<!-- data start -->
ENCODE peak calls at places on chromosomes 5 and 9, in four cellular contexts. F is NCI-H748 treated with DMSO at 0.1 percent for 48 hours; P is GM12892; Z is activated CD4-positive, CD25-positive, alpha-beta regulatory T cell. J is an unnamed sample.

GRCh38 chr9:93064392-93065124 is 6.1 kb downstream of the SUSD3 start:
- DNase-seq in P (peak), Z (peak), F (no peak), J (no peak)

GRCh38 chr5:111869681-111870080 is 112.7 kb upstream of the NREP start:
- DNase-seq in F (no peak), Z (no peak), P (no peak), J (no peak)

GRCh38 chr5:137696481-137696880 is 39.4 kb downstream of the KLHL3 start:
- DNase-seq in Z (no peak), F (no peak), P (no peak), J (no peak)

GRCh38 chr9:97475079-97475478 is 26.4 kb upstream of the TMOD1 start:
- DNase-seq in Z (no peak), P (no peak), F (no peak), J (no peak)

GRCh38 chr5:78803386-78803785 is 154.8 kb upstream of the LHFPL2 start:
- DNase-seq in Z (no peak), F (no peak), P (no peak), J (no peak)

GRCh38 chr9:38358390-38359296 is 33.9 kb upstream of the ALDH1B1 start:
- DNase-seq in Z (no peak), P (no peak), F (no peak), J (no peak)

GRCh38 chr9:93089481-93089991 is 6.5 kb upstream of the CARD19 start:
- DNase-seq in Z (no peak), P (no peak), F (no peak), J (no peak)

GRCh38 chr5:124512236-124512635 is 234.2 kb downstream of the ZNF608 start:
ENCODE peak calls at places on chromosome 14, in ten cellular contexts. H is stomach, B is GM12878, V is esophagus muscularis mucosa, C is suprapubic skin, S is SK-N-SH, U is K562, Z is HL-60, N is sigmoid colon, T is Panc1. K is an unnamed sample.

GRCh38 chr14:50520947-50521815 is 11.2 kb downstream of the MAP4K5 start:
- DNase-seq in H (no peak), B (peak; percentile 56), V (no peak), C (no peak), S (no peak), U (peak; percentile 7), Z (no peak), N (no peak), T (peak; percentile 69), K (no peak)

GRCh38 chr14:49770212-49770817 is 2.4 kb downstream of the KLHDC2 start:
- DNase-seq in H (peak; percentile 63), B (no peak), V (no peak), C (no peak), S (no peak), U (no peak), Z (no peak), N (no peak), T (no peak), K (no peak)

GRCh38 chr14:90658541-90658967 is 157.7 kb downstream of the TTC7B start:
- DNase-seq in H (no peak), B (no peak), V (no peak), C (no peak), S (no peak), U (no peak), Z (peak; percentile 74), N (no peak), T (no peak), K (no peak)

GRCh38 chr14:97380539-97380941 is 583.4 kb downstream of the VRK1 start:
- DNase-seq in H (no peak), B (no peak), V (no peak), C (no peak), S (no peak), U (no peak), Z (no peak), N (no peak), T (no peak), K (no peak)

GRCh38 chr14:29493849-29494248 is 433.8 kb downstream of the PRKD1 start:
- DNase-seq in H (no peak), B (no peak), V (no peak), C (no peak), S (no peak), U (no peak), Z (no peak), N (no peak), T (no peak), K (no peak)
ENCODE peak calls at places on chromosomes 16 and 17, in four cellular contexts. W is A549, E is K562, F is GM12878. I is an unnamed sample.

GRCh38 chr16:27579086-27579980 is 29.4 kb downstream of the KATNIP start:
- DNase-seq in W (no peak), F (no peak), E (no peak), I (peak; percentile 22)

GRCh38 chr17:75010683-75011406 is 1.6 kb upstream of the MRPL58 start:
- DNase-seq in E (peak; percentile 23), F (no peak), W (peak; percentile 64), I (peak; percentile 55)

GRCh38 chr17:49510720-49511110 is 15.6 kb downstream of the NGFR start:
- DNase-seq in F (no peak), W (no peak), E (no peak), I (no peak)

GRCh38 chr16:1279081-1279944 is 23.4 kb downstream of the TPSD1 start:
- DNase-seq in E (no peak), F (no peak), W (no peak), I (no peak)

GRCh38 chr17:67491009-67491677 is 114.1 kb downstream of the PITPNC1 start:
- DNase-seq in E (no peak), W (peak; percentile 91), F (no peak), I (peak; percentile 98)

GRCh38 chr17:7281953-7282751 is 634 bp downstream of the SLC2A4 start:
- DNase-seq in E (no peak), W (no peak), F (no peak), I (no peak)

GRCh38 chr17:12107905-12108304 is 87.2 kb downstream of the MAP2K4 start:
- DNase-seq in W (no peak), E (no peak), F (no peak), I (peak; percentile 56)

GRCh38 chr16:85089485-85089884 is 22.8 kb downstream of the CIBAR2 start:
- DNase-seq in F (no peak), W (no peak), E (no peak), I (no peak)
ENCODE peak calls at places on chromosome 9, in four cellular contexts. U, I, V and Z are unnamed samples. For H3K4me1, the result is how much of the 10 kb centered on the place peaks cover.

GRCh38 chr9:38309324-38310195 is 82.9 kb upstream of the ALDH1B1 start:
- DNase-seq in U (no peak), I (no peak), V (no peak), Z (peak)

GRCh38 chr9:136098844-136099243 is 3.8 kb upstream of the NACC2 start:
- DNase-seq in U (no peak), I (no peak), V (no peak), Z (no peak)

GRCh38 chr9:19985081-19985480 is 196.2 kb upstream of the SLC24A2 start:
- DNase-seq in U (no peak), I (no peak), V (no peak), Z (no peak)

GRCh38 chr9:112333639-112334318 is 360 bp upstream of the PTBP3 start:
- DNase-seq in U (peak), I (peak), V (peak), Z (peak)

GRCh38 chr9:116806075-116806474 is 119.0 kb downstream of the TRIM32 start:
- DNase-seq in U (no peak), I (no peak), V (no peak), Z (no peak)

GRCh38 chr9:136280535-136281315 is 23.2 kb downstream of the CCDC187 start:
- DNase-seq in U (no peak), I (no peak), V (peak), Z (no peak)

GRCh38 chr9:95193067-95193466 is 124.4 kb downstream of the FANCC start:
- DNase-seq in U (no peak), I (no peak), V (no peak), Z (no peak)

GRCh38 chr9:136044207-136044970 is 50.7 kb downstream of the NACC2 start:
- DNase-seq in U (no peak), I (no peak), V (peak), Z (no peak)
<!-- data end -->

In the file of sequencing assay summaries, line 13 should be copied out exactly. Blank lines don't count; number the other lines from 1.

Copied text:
- DNase-seq in Z (no peak), P (no peak), F (no peak), J (no peak)